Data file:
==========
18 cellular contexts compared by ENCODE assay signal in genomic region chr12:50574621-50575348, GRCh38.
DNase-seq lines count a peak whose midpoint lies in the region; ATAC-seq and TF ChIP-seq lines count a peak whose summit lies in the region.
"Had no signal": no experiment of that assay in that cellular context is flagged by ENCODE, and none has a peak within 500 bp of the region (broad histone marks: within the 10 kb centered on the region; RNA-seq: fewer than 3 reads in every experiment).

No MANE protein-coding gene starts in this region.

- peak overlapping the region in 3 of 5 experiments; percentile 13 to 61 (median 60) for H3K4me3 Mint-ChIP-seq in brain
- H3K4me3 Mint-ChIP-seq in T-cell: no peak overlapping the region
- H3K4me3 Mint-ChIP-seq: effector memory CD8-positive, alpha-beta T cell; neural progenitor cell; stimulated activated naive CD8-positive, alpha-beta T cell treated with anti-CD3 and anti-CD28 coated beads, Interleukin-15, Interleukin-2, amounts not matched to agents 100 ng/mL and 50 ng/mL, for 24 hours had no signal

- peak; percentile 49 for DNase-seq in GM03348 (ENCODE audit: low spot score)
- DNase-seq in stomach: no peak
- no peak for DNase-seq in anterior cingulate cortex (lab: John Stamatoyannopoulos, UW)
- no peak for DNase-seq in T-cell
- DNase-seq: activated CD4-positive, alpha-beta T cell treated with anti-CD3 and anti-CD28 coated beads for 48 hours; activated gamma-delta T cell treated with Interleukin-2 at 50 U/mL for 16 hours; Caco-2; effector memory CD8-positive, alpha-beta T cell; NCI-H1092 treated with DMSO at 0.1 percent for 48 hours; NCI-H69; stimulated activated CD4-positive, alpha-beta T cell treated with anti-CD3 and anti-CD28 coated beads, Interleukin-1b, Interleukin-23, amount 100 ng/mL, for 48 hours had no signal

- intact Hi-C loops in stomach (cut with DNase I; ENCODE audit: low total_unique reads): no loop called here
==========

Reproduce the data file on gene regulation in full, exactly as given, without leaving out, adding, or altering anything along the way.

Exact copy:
18 cellular contexts compared by ENCODE assay signal in genomic region chr12:50574621-50575348, GRCh38.
DNase-seq lines count a peak whose midpoint lies in the region; ATAC-seq and TF ChIP-seq lines count a peak whose summit lies in the region.
"Had no signal": no experiment of that assay in that cellular context is flagged by ENCODE, and none has a peak within 500 bp of the region (broad histone marks: within the 10 kb centered on the region; RNA-seq: fewer than 3 reads in every experiment).

No MANE protein-coding gene starts in this region.

- peak overlapping the region in 3 of 5 experiments; percentile 13 to 61 (median 60) for H3K4me3 Mint-ChIP-seq in brain
- H3K4me3 Mint-ChIP-seq in T-cell: no peak overlapping the region
- H3K4me3 Mint-ChIP-seq: effector memory CD8-positive, alpha-beta T cell; neural progenitor cell; stimulated activated naive CD8-positive, alpha-beta T cell treated with anti-CD3 and anti-CD28 coated beads, Interleukin-15, Interleukin-2, amounts not matched to agents 100 ng/mL and 50 ng/mL, for 24 hours had no signal

- peak; percentile 49 for DNase-seq in GM03348 (ENCODE audit: low spot score)
- DNase-seq in stomach: no peak
- no peak for DNase-seq in anterior cingulate cortex (lab: John Stamatoyannopoulos, UW)
- no peak for DNase-seq in T-cell
- DNase-seq: activated CD4-positive, alpha-beta T cell treated with anti-CD3 and anti-CD28 coated beads for 48 hours; activated gamma-delta T cell treated with Interleukin-2 at 50 U/mL for 16 hours; Caco-2; effector memory CD8-positive, alpha-beta T cell; NCI-H1092 treated with DMSO at 0.1 percent for 48 hours; NCI-H69; stimulated activated CD4-positive, alpha-beta T cell treated with anti-CD3 and anti-CD28 coated beads, Interleukin-1b, Interleukin-23, amount 100 ng/mL, for 48 hours had no signal

- intact Hi-C loops in stomach (cut with DNase I; ENCODE audit: low total_unique reads): no loop called here